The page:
“Do you know what is the hobby of Armenians?” asked the engineer, driving the car along the central street of Bourj Hammoud.
“What is it?”
“Building. When a Lebanese gets money, he buys clothes or a car. But an Armenian… They buy bricks and put them together one by one.”
His words were true — small cranes and concrete mixers could be seen all over Bourj Hammoud. And one more feature.
I first found myself in a place where Armenians constitute the majority of the population, where shop signs are written first in Armenian and then in Arabic, where Armenian is spoken in public, where Armenians receive medical treatment and where teeth are removed by Armenian dentists, where meat is butchered by Armenian butchers, where clothes are made by Armenian tailors, where entire sections of bookstores are dedicated to Charents’, Totovents’, and William Saroyan’s books.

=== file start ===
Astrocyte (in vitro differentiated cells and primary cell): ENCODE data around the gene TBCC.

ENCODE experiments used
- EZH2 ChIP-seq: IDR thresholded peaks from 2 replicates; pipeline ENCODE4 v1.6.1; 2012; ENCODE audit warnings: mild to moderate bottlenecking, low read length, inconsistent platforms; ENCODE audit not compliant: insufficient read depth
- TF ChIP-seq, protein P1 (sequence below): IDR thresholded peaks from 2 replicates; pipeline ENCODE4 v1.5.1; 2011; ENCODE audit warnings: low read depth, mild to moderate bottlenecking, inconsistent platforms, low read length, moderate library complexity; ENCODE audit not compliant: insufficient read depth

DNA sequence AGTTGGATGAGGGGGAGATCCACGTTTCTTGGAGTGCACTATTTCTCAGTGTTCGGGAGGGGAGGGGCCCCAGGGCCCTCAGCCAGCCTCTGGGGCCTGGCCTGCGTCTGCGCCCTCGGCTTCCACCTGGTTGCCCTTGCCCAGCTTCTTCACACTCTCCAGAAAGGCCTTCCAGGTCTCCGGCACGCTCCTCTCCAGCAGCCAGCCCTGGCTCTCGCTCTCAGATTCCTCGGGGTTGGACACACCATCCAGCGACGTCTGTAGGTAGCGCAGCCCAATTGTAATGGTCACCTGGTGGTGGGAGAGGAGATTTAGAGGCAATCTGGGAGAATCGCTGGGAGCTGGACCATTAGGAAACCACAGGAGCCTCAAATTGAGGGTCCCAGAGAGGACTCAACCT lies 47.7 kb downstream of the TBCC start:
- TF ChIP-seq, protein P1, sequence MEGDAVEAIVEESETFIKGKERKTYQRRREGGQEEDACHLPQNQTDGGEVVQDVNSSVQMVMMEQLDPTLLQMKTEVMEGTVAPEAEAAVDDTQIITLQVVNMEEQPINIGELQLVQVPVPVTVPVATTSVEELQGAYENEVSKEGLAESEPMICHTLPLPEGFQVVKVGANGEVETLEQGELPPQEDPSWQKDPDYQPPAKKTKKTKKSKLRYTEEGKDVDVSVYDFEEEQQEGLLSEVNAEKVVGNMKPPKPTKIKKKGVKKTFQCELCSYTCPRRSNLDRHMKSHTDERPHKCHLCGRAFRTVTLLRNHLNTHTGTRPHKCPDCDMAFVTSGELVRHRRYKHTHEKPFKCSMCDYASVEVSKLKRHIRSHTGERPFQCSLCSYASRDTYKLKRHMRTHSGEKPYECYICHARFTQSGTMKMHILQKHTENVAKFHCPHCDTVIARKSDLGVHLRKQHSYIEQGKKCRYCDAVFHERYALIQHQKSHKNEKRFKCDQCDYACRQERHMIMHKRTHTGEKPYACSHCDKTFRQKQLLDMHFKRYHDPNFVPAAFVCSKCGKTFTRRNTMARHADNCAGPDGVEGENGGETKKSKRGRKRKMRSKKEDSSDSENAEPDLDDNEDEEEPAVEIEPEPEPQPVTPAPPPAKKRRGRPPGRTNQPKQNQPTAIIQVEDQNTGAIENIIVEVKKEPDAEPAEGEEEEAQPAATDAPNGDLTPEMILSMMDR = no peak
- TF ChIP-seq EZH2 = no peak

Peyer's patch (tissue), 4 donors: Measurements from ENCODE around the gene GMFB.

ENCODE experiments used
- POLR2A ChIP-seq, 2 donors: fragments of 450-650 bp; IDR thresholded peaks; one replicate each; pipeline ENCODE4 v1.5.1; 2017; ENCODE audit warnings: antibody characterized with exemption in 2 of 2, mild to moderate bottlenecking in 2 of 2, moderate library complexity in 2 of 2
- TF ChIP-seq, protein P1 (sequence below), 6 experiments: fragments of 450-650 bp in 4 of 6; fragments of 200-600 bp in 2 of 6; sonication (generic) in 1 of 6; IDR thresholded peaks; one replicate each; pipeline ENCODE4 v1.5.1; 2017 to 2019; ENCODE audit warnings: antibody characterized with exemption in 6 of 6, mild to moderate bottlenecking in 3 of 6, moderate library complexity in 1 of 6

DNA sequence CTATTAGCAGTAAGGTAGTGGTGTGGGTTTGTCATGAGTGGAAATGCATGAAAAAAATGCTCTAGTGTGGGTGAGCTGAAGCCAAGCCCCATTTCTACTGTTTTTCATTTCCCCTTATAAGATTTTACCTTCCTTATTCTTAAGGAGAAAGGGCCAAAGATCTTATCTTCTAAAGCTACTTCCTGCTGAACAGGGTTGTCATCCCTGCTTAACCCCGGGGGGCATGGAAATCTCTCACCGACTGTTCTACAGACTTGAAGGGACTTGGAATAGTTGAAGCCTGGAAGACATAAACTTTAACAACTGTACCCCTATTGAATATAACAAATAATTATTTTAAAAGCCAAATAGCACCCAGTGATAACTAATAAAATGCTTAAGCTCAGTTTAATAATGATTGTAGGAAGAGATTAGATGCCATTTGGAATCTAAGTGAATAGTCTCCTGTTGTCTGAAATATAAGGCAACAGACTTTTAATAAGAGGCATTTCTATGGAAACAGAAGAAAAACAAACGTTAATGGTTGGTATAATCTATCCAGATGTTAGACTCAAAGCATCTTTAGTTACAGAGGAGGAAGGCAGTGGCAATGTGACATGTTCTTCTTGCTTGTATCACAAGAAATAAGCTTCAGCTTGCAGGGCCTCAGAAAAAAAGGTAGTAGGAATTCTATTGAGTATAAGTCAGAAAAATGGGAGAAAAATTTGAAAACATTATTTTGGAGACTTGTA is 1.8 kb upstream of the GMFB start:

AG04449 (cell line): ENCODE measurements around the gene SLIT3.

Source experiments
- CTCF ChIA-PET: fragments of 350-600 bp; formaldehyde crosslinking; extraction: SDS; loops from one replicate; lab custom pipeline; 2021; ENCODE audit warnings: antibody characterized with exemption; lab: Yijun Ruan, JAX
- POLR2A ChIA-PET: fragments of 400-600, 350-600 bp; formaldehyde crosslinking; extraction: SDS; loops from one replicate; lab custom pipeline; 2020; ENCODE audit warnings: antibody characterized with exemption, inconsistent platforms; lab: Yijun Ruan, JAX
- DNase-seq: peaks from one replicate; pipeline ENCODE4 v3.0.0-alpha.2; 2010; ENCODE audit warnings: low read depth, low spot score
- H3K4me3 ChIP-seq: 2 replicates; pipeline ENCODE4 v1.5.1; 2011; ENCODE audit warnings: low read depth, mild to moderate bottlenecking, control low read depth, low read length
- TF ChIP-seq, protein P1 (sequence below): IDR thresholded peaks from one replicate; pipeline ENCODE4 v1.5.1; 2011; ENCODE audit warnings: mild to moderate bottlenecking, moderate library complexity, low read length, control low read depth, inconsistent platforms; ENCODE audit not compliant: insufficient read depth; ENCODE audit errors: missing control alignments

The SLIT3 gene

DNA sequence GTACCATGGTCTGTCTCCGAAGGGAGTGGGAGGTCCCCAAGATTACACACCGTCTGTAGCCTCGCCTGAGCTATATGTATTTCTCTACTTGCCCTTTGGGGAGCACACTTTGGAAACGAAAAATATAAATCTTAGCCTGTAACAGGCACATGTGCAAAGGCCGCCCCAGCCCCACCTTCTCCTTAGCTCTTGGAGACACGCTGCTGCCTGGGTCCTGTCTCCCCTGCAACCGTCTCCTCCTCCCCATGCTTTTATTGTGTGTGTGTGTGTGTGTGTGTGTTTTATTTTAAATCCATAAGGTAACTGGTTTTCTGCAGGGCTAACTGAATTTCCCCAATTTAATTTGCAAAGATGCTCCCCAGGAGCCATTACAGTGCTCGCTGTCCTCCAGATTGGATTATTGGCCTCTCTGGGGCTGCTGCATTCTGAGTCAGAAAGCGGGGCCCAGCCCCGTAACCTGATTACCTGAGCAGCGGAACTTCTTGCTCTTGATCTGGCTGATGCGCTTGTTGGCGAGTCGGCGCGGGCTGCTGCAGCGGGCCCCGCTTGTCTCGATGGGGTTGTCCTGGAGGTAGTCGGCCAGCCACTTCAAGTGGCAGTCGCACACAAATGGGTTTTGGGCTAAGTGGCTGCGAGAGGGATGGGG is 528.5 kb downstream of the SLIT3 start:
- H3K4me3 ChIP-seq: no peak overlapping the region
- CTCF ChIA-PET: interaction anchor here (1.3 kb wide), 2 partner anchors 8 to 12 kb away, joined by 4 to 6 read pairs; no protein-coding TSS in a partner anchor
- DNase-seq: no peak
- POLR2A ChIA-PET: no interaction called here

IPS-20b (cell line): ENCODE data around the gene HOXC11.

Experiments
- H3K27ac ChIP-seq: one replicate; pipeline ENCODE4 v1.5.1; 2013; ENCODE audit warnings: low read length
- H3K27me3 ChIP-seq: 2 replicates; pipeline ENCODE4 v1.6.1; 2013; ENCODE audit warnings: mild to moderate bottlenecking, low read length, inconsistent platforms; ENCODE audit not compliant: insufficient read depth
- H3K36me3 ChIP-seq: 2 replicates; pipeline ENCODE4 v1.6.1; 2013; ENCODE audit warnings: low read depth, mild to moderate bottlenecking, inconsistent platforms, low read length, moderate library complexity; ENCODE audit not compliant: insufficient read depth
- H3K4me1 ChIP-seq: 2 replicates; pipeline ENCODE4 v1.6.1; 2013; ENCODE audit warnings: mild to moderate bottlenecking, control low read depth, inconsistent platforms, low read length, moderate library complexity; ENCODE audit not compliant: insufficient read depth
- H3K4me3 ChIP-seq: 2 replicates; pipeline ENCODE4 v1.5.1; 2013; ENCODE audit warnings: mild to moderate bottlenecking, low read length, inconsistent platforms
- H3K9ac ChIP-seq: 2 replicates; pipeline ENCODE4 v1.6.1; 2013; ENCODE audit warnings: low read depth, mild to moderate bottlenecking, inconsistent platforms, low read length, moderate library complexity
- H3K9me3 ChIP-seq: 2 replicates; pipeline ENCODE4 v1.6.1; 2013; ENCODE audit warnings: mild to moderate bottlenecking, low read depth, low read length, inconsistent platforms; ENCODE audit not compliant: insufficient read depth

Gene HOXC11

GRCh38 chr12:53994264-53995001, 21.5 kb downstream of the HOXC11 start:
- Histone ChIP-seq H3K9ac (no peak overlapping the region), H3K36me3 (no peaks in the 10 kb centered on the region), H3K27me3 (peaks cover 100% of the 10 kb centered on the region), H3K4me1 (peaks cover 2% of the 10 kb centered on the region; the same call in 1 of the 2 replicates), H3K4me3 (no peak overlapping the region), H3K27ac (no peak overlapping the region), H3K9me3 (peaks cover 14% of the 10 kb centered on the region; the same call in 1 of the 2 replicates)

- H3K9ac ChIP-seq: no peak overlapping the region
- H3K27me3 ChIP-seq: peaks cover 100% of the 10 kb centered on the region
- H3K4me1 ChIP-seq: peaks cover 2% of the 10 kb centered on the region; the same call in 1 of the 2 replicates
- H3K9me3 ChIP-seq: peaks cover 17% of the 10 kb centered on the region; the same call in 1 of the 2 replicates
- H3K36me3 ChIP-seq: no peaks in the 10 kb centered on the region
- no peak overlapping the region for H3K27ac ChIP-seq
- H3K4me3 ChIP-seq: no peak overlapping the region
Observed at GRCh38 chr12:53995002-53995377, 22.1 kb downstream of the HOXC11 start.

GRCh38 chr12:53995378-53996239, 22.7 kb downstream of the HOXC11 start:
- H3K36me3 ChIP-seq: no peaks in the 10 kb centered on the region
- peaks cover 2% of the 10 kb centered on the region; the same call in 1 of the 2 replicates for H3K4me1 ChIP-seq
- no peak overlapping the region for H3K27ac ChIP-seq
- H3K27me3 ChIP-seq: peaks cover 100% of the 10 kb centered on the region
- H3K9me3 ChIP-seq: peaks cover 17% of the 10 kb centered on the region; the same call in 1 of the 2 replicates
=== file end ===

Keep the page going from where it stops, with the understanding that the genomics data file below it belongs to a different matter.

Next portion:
There is an Armenian football team here, and everywhere under the cars lie, with their legs sticking out, Armenian mechanics. The streets bear the names of the lost cities: Aintab, Marash, Adana… All this was perceived as a manifestation of confidence or challenge that I had not yet encountered. It seemed that the Armenians have originated in these places.
Bourj Hammoud is a modern settlement. It seemed that this was the only place I have ever seen in Beirut where people were busy. Here, everything is in full swing, everyone is in a hurry, and all this is thanks to the trade flourishing here; the residents of the rest of Beirut are attracted to here by the occupation that they prefer to anything else – shopping.
An excerpt from the book of Philip Marsden “The Crossing Place: A Journey Among the Armenians.”
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